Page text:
Latitude / Longitude:
40°26′45″N 118°07′20″W / 40.44583°N 118.12222°W / 40.44583
5,050 ft (1,539 m)
Pacific (PST) (UTC-8)
Unionville is a small hamlet in Pershing County, Nevada, located south of I-80 and just east of State Route 400 on Unionville Road, with the most recent population estimate being approximately 20 people. The town’s best years were during the 1870s, when it was an active mining and prospecting town serving the surrounding hilly region. For a brief time, Samuel Langhorne Clemens lived there and prospected, but left without having had much success. Currently, the hamlet consists of a single business – a tourist inn – and a few small houses clustered along or near the gravel roadway which permits vehicular ingress and egress. The nearest paved road, an extension of this gravel road, is about 7 miles to the east. The nearest services of any sort, other than those available at the inn, are approximately one hour’s drive away.
Now in Pershing County, Unionville was the original county seat for Humboldt County, serving in that capacity from its founding in July 1861 until the seat was relocated to Winnemucca in 1873. The big mining boom at Unionville occurred between 1863 and 1870. During that time, the population was reported to be as high as 1,500 persons. Mark Twain arrived in Unionville with the intention of prospecting for silver in 1862, describing the town as consisting of “eleven cabins and a liberty-pole”. As is common in most mining communities, after the boom, the town experienced a decline soon afterwards. By 1870, it was discovered that there was little rich ore in the district. The decline was speeded by the completion of the Central Pacific Railroad through the Humboldt valley, and the establishment of Winnemucca as a major trading and shipping center.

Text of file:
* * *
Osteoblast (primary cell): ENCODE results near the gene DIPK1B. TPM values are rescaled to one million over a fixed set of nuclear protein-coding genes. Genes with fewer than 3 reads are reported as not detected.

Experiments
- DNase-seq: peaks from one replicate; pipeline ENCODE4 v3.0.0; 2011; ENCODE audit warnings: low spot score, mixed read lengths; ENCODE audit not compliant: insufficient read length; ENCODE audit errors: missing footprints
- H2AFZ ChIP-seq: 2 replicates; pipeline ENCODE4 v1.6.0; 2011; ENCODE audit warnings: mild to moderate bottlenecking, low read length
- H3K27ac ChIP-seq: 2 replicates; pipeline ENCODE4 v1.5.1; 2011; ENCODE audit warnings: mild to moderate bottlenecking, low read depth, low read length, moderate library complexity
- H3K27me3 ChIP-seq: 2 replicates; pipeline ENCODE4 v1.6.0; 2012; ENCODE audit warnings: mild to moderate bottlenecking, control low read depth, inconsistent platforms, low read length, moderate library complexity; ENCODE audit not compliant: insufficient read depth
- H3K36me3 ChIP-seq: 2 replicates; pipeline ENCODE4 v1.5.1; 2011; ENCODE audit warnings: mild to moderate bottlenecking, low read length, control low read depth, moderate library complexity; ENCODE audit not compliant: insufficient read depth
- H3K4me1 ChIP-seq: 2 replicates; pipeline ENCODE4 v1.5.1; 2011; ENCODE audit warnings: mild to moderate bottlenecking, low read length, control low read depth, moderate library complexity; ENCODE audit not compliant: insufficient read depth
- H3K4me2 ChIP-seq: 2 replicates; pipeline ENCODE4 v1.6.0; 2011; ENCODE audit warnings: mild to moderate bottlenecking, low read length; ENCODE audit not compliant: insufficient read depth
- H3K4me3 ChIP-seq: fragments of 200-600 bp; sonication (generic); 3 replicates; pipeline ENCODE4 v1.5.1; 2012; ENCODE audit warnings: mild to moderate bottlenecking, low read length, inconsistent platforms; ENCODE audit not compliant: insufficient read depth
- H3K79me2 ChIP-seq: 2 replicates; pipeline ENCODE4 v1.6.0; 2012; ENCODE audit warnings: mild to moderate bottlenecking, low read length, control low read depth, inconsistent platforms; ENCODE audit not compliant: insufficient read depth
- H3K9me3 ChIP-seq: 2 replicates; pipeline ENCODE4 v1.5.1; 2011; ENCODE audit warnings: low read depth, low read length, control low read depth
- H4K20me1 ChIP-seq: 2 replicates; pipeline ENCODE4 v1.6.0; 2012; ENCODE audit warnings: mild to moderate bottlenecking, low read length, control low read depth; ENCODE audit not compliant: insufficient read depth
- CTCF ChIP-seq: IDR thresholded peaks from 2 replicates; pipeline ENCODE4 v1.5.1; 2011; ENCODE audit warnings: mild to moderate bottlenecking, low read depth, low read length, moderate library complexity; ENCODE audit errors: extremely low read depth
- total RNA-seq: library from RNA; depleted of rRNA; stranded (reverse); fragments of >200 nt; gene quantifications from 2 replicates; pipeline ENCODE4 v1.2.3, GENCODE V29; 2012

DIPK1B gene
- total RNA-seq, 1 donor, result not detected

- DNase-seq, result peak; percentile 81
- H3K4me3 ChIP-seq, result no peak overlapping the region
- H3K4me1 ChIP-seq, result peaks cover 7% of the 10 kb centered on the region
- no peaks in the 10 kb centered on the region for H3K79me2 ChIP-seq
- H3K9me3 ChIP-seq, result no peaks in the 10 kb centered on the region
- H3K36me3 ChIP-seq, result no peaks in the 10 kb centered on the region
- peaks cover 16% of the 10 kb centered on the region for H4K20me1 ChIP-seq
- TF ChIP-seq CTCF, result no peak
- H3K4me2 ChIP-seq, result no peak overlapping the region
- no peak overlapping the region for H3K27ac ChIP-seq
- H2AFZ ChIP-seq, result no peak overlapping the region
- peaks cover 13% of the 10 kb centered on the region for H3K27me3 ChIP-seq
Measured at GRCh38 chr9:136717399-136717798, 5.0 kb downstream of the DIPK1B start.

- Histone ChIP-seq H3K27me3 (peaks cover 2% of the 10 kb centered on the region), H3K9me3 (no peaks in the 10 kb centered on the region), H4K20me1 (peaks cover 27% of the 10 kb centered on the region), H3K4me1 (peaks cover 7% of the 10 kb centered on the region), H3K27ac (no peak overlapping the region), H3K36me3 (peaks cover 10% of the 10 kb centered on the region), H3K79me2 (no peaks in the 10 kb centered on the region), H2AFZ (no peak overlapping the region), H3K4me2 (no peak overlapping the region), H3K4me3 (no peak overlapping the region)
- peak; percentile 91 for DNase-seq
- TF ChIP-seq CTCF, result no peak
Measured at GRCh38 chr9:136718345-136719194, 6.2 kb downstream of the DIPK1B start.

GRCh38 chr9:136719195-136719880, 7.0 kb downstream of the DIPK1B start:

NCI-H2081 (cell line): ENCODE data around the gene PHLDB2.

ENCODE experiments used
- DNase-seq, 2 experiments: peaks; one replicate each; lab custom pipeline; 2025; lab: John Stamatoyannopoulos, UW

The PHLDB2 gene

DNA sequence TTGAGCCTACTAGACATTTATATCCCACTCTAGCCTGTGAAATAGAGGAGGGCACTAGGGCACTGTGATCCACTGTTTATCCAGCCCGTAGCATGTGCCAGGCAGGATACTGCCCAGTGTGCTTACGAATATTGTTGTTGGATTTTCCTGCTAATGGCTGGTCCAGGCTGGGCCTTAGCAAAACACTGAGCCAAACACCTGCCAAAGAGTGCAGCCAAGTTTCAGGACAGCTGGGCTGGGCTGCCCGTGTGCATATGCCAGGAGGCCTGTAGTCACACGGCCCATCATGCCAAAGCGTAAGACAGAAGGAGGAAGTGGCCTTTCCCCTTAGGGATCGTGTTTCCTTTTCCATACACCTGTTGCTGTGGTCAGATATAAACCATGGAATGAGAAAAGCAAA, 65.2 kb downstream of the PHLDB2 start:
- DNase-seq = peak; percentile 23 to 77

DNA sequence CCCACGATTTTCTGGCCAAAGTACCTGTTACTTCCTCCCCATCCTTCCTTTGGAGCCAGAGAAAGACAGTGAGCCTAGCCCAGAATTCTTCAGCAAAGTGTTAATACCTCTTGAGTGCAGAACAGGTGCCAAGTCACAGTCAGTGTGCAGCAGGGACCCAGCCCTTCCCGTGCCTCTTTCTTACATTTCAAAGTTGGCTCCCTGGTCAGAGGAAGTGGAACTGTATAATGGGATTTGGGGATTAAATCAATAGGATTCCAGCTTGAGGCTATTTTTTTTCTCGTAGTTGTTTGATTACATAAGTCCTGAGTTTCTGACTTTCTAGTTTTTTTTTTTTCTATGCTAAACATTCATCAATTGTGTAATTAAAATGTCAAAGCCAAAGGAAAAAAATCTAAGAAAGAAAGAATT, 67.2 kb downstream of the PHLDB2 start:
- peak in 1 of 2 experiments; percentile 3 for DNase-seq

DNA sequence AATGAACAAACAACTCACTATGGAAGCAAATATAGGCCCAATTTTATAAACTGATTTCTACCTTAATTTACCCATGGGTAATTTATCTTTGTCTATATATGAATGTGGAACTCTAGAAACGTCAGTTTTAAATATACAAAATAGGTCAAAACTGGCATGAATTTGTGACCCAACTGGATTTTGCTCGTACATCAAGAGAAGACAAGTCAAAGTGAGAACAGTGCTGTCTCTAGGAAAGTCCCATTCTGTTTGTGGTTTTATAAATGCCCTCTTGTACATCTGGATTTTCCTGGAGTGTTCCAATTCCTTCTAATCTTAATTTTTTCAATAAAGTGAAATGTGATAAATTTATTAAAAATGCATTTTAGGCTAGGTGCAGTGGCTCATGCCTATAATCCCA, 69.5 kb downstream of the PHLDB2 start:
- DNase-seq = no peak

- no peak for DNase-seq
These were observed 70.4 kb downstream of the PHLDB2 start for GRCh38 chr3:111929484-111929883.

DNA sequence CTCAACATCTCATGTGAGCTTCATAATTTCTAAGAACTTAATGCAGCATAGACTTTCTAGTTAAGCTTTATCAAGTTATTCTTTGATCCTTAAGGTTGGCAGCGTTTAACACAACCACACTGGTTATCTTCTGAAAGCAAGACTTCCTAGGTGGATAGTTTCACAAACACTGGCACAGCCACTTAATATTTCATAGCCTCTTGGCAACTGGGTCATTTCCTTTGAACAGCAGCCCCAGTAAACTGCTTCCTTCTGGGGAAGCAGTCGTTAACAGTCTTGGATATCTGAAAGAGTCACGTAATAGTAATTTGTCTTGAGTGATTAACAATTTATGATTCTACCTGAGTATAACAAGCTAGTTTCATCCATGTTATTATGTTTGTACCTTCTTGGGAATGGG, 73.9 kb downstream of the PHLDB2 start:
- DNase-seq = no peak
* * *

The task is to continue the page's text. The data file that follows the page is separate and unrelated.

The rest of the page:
There is now no formal government as such in the hamlet of Unionville, which is unincorporated. Some abandoned buildings such as Twain’s cabin and a one-room schoolhouse remain standing in various stages of disrepair, but there is no ongoing, active effort to preserve any of these. Unionville is frequently referred to as a ghost town. Just north of the town’s limits is a cemetery, which may still be used for occasional burials. A few hundred yards farther into the county, there is a fork in the main road. Aerial photographs reveal a large cemented foundation upon which stand two large structures, along with two or three smaller structures of relatively recent vintage. These structures are Unionville’s local garbage dumping grounds.